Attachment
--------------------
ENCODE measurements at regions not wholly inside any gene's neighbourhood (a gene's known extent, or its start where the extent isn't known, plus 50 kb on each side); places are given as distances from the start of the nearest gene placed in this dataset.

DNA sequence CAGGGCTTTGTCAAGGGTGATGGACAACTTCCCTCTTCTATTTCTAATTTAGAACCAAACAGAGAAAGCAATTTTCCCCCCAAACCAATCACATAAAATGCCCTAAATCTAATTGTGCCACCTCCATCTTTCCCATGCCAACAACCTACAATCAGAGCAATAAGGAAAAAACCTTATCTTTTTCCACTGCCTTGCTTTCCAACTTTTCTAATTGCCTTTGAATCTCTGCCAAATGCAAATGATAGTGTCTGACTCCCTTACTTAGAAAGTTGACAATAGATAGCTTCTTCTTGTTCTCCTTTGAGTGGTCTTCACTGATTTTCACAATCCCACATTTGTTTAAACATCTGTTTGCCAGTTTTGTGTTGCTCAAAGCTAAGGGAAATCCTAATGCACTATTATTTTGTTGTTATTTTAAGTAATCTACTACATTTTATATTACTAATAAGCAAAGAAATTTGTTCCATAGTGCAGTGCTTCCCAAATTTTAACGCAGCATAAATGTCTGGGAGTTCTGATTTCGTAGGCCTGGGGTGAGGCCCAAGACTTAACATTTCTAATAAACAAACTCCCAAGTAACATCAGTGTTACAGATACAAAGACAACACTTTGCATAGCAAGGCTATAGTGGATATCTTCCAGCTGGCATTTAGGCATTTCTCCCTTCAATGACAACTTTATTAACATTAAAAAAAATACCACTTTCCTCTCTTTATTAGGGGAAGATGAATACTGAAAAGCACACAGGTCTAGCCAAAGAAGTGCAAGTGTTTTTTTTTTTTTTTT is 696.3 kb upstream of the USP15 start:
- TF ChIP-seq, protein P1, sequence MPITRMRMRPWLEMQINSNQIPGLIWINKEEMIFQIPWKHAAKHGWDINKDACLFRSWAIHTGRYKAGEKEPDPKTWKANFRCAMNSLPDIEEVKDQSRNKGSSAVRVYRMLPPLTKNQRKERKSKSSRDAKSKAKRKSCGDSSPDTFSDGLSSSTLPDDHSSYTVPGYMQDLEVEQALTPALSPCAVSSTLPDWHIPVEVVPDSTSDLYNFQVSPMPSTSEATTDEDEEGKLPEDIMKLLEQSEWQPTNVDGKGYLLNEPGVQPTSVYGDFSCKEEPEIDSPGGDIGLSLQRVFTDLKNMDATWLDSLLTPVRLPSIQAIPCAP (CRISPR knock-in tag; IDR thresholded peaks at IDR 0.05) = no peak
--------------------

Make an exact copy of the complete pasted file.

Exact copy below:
ENCODE measurements at regions not wholly inside any gene's neighbourhood (a gene's known extent, or its start where the extent isn't known, plus 50 kb on each side); places are given as distances from the start of the nearest gene placed in this dataset.

DNA sequence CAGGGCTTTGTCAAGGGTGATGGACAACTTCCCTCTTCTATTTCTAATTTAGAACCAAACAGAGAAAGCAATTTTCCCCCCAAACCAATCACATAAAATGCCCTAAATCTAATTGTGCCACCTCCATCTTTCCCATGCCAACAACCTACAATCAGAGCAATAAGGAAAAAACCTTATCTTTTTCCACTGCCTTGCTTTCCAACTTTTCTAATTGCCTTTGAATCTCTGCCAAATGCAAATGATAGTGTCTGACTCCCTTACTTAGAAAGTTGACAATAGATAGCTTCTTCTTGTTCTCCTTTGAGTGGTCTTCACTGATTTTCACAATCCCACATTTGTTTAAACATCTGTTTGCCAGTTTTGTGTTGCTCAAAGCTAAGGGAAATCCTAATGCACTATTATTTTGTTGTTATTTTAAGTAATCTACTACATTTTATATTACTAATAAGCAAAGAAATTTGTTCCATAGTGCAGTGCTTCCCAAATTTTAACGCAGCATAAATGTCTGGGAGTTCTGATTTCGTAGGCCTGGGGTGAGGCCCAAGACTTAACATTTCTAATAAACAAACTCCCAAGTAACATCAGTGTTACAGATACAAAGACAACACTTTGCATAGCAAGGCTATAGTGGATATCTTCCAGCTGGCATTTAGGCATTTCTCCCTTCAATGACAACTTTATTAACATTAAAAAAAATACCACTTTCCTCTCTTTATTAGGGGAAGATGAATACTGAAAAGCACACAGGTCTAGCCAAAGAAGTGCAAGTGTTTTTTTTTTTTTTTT is 696.3 kb upstream of the USP15 start:
- TF ChIP-seq, protein P1, sequence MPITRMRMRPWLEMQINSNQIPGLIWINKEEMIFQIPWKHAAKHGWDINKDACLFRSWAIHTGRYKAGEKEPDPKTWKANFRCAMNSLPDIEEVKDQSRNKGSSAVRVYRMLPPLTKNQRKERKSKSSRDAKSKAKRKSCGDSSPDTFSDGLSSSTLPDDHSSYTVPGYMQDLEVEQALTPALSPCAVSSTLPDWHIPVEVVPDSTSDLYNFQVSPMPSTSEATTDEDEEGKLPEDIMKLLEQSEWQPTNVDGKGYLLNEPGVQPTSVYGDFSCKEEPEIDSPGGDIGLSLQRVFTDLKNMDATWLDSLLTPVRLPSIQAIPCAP (CRISPR knock-in tag; IDR thresholded peaks at IDR 0.05) = no peak